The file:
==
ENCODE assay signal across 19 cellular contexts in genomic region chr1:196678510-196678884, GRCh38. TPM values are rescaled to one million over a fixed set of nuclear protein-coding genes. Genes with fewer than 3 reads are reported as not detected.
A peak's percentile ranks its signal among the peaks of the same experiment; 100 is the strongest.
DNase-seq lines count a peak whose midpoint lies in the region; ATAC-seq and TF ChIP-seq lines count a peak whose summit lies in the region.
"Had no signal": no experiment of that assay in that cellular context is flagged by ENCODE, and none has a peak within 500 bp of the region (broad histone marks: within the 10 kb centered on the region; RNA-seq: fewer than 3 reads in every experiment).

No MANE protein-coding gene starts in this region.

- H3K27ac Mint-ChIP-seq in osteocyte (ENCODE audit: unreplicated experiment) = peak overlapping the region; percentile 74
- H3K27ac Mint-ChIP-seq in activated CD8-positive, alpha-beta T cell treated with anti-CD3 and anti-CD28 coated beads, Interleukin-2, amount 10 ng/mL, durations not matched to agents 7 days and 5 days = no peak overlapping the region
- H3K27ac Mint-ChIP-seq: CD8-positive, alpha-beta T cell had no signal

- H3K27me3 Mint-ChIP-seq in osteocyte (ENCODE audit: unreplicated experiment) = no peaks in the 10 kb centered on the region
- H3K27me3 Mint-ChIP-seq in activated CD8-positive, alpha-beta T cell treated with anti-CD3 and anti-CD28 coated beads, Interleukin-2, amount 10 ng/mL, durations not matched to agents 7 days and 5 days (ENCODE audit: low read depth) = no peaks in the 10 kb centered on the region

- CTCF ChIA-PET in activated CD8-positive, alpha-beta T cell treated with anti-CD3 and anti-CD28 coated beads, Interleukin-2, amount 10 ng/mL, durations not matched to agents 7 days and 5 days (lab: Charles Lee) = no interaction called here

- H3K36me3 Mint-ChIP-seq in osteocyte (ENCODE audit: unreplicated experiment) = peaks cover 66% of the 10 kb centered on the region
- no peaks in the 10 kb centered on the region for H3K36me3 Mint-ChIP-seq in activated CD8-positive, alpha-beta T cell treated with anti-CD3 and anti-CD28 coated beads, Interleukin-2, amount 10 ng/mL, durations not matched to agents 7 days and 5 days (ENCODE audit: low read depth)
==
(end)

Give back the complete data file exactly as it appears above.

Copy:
ENCODE assay signal across 19 cellular contexts in genomic region chr1:196678510-196678884, GRCh38. TPM values are rescaled to one million over a fixed set of nuclear protein-coding genes. Genes with fewer than 3 reads are reported as not detected.
A peak's percentile ranks its signal among the peaks of the same experiment; 100 is the strongest.
DNase-seq lines count a peak whose midpoint lies in the region; ATAC-seq and TF ChIP-seq lines count a peak whose summit lies in the region.
"Had no signal": no experiment of that assay in that cellular context is flagged by ENCODE, and none has a peak within 500 bp of the region (broad histone marks: within the 10 kb centered on the region; RNA-seq: fewer than 3 reads in every experiment).

No MANE protein-coding gene starts in this region.

- H3K27ac Mint-ChIP-seq in osteocyte (ENCODE audit: unreplicated experiment) = peak overlapping the region; percentile 74
- H3K27ac Mint-ChIP-seq in activated CD8-positive, alpha-beta T cell treated with anti-CD3 and anti-CD28 coated beads, Interleukin-2, amount 10 ng/mL, durations not matched to agents 7 days and 5 days = no peak overlapping the region
- H3K27ac Mint-ChIP-seq: CD8-positive, alpha-beta T cell had no signal

- H3K27me3 Mint-ChIP-seq in osteocyte (ENCODE audit: unreplicated experiment) = no peaks in the 10 kb centered on the region
- H3K27me3 Mint-ChIP-seq in activated CD8-positive, alpha-beta T cell treated with anti-CD3 and anti-CD28 coated beads, Interleukin-2, amount 10 ng/mL, durations not matched to agents 7 days and 5 days (ENCODE audit: low read depth) = no peaks in the 10 kb centered on the region

- CTCF ChIA-PET in activated CD8-positive, alpha-beta T cell treated with anti-CD3 and anti-CD28 coated beads, Interleukin-2, amount 10 ng/mL, durations not matched to agents 7 days and 5 days (lab: Charles Lee) = no interaction called here

- H3K36me3 Mint-ChIP-seq in osteocyte (ENCODE audit: unreplicated experiment) = peaks cover 66% of the 10 kb centered on the region
- no peaks in the 10 kb centered on the region for H3K36me3 Mint-ChIP-seq in activated CD8-positive, alpha-beta T cell treated with anti-CD3 and anti-CD28 coated beads, Interleukin-2, amount 10 ng/mL, durations not matched to agents 7 days and 5 days (ENCODE audit: low read depth)